Reseeding central to Tipperary farmer’s grassland management

Thursday 19.08.2021 , events , news

Brian and Pat Hogan farm 99 hectares (244 acres) at Horse and Jockey in County Tipperary, running a conventional grass-based 140-cow spring calving herd. They are committed to choosing top-performing grass varieties to achieve the most they can from their 39.5 hectare (98 acre) grazing platform. We caught up with Brian, host of our reseeding demo two years ago, and learnt how and why reseeding remains a fundamental part of his grassland management:

We used two methods of sowing in the 2019 reseed of Top 5 Extend. Part of the field was direct drilled with an agriseeder, with the other disced and sown using a power harrow and seeder as a one pass. Both have established equally well in what were perfect autumn conditions for reseeding. The direct drilled area stayed in lines until it tillered out fully but at this point there is no difference between the two methods.

We have also increased the clover content of the milking platform over the last three years, by oversowing about 10% into grazing swards and the cows milk very well on these. We’ve used both a fertiliser spreader and agriseeder to stitch in the clover. Both have worked successfully although this year the clover is struggling a bit due to the dry weather. The seedlings grew well at the beginning but were under pressure later, so the weather over the next few weeks will determine the longer-term outcome.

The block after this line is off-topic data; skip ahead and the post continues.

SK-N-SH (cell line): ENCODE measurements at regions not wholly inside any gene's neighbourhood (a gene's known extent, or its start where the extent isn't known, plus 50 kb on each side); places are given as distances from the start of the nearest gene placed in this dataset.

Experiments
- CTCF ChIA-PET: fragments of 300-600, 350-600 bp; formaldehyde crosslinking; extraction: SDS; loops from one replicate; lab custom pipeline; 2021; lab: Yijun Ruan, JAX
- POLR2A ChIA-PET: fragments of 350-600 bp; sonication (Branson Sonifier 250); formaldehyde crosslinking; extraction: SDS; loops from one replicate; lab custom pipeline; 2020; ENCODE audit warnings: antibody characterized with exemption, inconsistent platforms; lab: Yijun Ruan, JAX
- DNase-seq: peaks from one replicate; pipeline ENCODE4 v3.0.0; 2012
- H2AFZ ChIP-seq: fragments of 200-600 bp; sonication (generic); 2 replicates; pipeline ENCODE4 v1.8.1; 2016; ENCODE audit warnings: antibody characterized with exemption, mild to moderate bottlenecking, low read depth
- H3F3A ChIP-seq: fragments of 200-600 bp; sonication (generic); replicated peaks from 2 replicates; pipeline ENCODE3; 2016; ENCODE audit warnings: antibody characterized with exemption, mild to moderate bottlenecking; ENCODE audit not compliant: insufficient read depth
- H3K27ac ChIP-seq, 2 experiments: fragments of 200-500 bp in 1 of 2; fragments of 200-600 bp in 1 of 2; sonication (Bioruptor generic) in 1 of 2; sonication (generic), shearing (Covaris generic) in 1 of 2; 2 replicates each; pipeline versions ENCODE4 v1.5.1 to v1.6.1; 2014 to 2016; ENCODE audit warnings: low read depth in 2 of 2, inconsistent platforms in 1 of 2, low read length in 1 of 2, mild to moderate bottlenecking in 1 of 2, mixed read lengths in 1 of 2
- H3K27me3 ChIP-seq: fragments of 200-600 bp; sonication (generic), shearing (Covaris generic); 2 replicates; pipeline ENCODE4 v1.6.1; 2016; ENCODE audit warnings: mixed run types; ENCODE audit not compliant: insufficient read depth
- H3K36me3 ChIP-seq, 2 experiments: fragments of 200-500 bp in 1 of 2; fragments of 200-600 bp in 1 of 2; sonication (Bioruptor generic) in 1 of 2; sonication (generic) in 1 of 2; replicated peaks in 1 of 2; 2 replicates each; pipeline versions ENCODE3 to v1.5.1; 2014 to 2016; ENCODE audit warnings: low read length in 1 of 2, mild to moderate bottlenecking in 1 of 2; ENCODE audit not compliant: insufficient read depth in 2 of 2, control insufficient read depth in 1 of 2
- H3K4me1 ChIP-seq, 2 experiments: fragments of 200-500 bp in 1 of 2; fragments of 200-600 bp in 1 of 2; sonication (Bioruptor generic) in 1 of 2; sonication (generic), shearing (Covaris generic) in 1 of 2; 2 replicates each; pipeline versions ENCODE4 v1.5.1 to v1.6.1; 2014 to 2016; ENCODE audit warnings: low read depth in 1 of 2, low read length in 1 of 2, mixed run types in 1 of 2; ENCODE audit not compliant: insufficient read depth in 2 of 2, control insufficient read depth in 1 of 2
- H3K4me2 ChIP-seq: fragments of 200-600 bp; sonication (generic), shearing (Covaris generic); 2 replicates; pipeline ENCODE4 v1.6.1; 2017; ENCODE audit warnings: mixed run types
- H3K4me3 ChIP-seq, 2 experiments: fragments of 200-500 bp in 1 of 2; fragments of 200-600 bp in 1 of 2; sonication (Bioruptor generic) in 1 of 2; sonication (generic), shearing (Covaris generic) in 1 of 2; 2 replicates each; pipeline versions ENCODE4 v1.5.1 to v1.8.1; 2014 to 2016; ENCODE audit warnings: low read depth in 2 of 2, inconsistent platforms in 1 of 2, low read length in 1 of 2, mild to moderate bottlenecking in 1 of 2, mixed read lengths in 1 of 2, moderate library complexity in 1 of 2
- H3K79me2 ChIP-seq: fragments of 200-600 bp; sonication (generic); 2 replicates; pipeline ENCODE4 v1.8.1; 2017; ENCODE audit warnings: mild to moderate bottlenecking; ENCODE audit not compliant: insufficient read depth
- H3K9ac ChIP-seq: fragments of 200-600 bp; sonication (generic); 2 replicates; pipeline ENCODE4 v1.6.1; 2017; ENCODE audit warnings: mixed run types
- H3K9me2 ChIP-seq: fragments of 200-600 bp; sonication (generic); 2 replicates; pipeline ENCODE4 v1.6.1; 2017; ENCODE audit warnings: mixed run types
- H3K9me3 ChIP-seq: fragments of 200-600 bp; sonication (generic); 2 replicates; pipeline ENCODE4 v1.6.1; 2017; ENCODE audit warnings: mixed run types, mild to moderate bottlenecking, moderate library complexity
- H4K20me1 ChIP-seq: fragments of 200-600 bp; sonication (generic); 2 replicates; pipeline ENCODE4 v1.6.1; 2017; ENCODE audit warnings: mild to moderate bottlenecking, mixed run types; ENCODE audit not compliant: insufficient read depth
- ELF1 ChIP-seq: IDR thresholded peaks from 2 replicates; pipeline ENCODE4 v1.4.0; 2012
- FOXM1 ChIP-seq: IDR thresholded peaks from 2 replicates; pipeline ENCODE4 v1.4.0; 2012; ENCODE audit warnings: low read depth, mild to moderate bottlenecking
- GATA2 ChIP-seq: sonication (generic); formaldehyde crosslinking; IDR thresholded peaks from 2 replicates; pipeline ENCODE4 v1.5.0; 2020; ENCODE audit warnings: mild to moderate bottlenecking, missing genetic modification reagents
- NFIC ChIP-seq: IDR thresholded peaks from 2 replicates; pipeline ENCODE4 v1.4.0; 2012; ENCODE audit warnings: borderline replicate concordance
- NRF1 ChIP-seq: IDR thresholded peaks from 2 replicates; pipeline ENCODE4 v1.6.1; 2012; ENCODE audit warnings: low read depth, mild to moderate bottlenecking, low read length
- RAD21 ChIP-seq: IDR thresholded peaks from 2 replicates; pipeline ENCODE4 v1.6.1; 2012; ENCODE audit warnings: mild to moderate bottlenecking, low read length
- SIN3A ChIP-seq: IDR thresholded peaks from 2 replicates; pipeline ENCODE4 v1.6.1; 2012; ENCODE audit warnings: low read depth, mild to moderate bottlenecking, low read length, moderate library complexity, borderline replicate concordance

Generally, we only reseed in spring on wetter ground where there’s a risk of not being able to graze in autumn. We didn’t do any reseeding in spring this year as we wanted to gain as much first cut silage as possible. Instead, we reseeded 17 acres at the beginning of August, having sprayed off in mid-July after a light second cut of silage following a dry period. By mid-July, I know if I have enough winter feed and whether I can afford to spray off ground for reseeding. It’s also a better time of year for moisture, between winter and spring harvests.

This year’s reseeding area was ploughed, levelled and sown with one pass before being rolled. It has turned out very well. We included 1 kg clover in the mixtures and are trying Gracehill on the farm for the first time. With plenty of rain and heat, the seeds germinated in eight days, and we hope to have three grazings from it before winter.

By the 10th August we had 9.3 tonnes grass growth across the farm, with up to eight grazings in the best fields of the grazing platform. We have followed the cows all summer with 17 units of protected urea and four sulphur. We plan to blanket spread all paddocks with 40 units/acre protected urea in the first week of September. This is the last fertiliser for most paddocks except for some receiving 30 units of potassium (K) where required.

The overall value of these autumn reseeds for me is the earlier spring growth, response to N and better clean outs, particularly with the high-quality grasses in the latest Germinal varieties.

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